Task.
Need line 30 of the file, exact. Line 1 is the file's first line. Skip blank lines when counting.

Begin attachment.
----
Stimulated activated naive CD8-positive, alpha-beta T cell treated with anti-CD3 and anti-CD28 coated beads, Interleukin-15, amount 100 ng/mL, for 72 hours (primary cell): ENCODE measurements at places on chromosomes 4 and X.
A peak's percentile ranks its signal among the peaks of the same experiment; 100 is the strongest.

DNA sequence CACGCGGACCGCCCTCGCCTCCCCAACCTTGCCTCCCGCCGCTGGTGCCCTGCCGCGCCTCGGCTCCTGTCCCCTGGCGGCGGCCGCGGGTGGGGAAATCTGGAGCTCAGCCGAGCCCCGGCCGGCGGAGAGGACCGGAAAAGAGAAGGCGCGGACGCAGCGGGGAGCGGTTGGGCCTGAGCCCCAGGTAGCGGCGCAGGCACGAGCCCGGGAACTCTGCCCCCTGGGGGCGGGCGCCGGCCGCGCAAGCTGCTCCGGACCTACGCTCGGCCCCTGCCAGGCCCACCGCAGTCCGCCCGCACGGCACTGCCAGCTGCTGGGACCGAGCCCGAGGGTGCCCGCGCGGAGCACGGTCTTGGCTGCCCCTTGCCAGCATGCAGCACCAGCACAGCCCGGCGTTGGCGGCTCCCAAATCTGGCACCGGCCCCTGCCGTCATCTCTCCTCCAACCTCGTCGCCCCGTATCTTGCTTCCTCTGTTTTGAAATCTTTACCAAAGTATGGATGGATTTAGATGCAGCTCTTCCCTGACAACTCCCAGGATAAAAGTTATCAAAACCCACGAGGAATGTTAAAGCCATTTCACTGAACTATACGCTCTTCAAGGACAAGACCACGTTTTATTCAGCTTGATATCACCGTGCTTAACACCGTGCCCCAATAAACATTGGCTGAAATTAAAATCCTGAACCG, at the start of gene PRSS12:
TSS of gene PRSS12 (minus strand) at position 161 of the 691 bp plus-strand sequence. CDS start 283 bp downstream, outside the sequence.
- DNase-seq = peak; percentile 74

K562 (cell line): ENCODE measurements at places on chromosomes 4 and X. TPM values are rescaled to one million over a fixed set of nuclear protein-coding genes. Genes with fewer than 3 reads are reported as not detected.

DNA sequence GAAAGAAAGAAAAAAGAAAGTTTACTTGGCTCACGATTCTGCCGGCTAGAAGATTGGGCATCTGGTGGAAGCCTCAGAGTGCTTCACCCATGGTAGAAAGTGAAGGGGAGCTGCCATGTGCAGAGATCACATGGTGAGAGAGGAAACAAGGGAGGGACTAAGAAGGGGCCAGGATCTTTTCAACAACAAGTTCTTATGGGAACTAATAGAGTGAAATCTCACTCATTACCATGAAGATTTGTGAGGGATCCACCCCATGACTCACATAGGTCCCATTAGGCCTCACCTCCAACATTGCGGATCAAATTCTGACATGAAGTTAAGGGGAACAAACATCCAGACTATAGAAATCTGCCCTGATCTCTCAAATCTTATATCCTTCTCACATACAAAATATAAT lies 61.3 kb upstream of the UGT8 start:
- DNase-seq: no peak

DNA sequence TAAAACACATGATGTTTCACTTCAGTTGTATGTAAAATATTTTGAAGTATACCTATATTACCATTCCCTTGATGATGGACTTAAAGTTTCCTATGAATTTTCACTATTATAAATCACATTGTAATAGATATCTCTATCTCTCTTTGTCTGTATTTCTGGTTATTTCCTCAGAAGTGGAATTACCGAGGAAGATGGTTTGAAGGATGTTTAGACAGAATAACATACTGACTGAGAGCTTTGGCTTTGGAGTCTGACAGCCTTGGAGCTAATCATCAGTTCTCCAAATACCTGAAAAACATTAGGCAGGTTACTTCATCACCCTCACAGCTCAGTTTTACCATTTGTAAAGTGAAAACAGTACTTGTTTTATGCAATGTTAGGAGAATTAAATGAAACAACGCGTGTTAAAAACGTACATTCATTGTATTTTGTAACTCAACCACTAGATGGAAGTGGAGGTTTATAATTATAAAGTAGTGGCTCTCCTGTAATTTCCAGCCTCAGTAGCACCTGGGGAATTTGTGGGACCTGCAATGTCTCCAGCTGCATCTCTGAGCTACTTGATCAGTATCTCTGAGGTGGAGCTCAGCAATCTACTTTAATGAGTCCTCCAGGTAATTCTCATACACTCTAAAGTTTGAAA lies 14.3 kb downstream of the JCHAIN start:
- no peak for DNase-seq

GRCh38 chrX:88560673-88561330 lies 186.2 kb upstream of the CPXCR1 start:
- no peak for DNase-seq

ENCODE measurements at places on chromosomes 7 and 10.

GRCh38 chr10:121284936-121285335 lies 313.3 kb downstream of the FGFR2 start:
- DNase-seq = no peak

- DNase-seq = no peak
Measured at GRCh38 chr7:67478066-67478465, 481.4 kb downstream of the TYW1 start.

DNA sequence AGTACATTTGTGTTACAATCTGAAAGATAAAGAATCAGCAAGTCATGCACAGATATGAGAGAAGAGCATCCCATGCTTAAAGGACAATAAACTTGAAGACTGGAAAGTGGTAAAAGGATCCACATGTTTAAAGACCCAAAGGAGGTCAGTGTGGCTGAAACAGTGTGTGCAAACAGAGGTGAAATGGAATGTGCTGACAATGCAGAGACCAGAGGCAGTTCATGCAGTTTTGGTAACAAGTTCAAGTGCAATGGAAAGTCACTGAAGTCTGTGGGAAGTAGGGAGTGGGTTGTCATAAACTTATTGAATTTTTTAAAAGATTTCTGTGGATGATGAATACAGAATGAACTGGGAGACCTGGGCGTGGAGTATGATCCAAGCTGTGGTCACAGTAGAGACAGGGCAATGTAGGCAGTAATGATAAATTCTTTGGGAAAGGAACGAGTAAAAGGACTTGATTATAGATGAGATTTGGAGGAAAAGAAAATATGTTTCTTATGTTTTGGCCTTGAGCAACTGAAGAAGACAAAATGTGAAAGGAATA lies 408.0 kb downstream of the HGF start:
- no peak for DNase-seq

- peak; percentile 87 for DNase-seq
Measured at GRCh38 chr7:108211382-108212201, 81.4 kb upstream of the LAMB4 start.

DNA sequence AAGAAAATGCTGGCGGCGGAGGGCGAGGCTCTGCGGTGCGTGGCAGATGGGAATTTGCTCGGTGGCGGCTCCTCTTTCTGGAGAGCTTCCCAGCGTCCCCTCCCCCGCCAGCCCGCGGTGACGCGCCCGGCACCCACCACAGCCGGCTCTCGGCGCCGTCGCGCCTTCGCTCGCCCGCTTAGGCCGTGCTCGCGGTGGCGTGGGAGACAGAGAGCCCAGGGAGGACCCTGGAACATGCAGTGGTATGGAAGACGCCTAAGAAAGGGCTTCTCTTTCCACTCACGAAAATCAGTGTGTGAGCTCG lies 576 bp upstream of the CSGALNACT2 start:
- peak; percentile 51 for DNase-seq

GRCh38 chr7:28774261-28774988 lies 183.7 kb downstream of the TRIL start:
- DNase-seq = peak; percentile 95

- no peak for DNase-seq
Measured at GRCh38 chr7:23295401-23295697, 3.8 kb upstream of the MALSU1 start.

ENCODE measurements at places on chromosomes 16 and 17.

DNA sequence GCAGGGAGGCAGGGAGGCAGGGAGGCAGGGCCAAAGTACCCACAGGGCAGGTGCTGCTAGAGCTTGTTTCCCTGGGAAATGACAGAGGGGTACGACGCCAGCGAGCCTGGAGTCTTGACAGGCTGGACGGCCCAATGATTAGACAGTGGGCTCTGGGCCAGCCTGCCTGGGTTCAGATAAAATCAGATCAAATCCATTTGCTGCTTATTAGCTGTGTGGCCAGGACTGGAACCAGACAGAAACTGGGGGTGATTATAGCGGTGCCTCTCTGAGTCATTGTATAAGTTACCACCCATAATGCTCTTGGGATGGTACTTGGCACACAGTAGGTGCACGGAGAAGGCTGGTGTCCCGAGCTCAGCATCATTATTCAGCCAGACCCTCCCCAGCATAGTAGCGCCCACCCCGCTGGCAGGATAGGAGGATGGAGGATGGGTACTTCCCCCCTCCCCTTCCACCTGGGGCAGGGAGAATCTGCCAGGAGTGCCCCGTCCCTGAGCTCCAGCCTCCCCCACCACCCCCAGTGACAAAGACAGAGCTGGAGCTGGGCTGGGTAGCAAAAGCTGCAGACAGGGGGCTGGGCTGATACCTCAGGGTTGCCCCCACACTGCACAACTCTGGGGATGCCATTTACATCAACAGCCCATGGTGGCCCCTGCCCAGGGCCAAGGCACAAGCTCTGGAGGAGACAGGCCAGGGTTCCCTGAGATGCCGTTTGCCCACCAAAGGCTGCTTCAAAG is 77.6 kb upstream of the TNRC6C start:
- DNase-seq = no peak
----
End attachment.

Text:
- DNase-seq = no peak